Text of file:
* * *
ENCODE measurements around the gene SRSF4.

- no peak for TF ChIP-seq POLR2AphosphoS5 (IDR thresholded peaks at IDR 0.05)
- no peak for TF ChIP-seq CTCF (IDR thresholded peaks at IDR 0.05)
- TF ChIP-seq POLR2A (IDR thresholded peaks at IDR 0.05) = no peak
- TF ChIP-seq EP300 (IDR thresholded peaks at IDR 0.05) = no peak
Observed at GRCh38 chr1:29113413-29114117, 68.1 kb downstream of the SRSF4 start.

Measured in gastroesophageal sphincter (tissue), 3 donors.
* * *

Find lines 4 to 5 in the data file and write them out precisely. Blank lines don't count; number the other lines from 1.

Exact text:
- TF ChIP-seq POLR2A (IDR thresholded peaks at IDR 0.05) = no peak
- TF ChIP-seq EP300 (IDR thresholded peaks at IDR 0.05) = no peak